How Trump’s Trade War Could Make Jeans Around The World More Expensive

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Running counter to a big portion of the Republican Party and some of the president's own economic advisers, Trump seems poised to announce new tariffs on aluminum and steel imports, tweeting about his proposal Monday morning. He explains it as a way to bulk up domestic industry, but it could have the opposite effect. While the new proposals may help the aluminum and steel industries, the unintended victim of Trump's trade tariffs could be blue jeans.

That's because the European Union and other trading partners could slap tariffs on American-made products in retribution for the forthcoming Trump aluminum and steel tariffs, expected to be 25 percent on steel and 10 percent on aluminum. Cecilia Malmström, European Union Commissioner for Trade, told BBC News that jeans could be one of the American imports to the European trade bloc that would be subjected to a corresponding 25 percent tariff — that means that for the European consumer, prices would rise by 25 percent.

Imagine a jeans store in Rome. In addition to the price of the jeans, paid to the U.S. company, they would need to pay a 25 percent tariff (essentially a tax) to their government. That increased cost would be passed on to their customers in the form of higher prices.

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This only applies to jeans that are made in the United States; a significant portion of even Levi's jeans (perhaps the most quintessential American brand) are made overseas. But for U.S.-based clothing manufacturers, the loss in sales could be huge — Levi's alone has sales of more than $1 billion in Europe.

The new EU tariffs could make European brands like Zara or Top Shop more affordable in comparison and hurt Levi's and others, driving down their sales and ultimately costing American profits and jobs.

American consumers wouldn't necessarily notice a change in the price of their blue jeans, though. That only becomes a concern if a true trade war begins and the Trump administration were to retaliate against the Europeans or another trading partner by adding a tariff to clothing. Then, clothes made in Europe or other countries could rise in price.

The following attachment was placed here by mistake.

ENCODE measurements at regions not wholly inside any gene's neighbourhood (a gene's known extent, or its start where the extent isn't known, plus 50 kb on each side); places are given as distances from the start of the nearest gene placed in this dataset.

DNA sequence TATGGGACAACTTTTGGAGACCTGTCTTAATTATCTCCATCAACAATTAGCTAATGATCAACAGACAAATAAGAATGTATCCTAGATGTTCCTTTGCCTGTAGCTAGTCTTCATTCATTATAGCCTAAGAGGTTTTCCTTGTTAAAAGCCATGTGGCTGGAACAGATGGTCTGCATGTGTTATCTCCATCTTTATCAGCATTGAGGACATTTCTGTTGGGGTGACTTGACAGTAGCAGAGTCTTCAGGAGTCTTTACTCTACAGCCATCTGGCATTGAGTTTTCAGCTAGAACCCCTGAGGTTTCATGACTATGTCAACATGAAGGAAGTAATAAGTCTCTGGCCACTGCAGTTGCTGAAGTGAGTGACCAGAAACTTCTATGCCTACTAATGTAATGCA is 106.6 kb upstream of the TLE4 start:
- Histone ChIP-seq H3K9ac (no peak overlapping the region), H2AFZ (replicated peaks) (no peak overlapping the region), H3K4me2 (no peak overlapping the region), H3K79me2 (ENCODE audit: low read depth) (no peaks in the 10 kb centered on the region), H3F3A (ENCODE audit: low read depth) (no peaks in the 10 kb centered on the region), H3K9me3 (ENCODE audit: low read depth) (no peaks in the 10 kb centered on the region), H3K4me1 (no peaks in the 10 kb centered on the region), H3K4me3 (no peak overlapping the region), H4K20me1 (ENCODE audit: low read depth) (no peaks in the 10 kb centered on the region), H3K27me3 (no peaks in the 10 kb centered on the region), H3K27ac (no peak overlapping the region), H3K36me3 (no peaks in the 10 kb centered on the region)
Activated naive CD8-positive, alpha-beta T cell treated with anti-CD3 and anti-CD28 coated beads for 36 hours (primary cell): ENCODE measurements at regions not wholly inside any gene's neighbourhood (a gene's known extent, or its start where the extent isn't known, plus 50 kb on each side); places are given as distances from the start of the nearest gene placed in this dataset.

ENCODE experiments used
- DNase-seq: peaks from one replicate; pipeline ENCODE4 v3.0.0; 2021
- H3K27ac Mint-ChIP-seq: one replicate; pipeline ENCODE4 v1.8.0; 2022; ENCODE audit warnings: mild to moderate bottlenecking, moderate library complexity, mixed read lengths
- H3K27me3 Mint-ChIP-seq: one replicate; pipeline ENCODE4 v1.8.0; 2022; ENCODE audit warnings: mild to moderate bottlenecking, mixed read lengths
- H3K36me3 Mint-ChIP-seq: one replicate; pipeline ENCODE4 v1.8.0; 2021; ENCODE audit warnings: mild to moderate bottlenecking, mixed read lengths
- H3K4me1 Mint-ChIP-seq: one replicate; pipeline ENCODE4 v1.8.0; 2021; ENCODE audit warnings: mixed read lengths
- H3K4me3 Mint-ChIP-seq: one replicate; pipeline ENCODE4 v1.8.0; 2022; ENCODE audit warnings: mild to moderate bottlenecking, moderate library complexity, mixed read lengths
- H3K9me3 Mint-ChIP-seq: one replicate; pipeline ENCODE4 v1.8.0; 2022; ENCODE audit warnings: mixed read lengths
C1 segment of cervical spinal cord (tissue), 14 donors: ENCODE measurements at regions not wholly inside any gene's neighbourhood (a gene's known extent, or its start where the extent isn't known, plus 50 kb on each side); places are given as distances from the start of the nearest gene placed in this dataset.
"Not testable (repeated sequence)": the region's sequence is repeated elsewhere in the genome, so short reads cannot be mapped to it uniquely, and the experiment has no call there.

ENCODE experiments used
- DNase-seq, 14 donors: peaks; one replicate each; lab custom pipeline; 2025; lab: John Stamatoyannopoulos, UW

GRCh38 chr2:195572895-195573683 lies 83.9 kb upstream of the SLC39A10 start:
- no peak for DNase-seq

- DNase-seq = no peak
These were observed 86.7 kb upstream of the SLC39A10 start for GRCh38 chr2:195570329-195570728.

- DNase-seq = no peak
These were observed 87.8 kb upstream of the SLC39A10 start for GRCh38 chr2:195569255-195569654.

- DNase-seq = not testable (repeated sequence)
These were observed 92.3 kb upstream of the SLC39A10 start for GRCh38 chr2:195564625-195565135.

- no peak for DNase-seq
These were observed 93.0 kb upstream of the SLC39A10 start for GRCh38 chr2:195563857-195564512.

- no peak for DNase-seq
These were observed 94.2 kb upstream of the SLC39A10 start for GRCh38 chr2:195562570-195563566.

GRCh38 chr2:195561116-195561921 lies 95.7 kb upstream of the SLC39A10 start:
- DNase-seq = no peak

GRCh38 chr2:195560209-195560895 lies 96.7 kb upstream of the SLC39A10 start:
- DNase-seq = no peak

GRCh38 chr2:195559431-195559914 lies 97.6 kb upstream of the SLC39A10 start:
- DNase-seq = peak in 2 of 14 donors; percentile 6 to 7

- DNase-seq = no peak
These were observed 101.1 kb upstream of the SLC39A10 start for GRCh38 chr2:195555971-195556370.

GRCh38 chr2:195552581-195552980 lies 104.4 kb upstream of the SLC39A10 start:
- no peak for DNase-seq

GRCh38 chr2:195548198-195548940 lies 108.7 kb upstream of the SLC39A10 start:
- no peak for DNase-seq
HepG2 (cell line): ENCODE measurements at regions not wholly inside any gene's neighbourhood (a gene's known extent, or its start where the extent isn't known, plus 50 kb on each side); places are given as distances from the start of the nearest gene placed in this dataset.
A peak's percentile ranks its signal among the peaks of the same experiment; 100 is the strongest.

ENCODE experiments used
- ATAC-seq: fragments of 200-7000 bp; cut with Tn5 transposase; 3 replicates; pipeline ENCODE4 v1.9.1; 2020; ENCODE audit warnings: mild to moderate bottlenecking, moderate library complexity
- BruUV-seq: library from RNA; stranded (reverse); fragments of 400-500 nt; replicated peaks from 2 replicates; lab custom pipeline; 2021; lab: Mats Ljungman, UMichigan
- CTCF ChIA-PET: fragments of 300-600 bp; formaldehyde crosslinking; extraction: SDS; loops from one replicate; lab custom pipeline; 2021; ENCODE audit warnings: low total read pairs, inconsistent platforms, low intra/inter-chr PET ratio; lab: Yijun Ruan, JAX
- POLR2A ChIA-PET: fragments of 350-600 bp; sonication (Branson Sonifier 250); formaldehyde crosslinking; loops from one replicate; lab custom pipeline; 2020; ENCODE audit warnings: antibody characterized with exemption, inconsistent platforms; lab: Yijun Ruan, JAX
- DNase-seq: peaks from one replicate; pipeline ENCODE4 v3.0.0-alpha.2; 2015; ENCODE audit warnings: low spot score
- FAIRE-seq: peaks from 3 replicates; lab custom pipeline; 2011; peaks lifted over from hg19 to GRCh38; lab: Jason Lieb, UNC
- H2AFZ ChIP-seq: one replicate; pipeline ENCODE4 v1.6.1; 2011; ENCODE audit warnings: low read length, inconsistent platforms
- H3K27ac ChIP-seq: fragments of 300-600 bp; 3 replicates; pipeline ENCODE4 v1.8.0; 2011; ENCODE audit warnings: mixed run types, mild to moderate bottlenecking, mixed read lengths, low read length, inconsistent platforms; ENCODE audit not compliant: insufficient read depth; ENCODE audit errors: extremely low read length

The tariffs that Trump talks about are taxes that American consumers would be paying. But it's not jeans that will cost more. Prices of goods made with steel or aluminum will. MillerCoors says that beer will start to cost more, and jobs will be lost in the beverage industry. Car prices may go up too.

And don't think the Europeans are kidding. European Commission President Jean-Claude Juncker even mentioned Levi's by name on German television.

"We will put tariffs on Harley-Davidson, on bourbon and on blue jeans — Levis," Juncker said last week. The EU began a study of what products and industries to add tariffs to and has countermeasures "ready," officials said.

Nor is Trump — he's welcomed a trade war. "When a country (USA) is losing many billions of dollars on trade with virtually every country it does business with, trade wars are good, and easy to win," Trump wrote on Twitter Friday.

That rhetoric continued over the weekend and on Monday morning, when he threatened the country's closest neighbors. "We have large trade deficits with Mexico and Canada," Trump wrote. "NAFTA, which is under renegotiation right now, has been a bad deal for U.S.A. Massive relocation of companies & jobs. Tariffs on Steel and Aluminum will only come off if new & fair NAFTA agreement is signed."

In addition to jeans, Europeans have noted that Harley-Davidson motorcycles and bourbon could see new tariffs, too. On both side of the Atlantic, consumers will end up paying the price.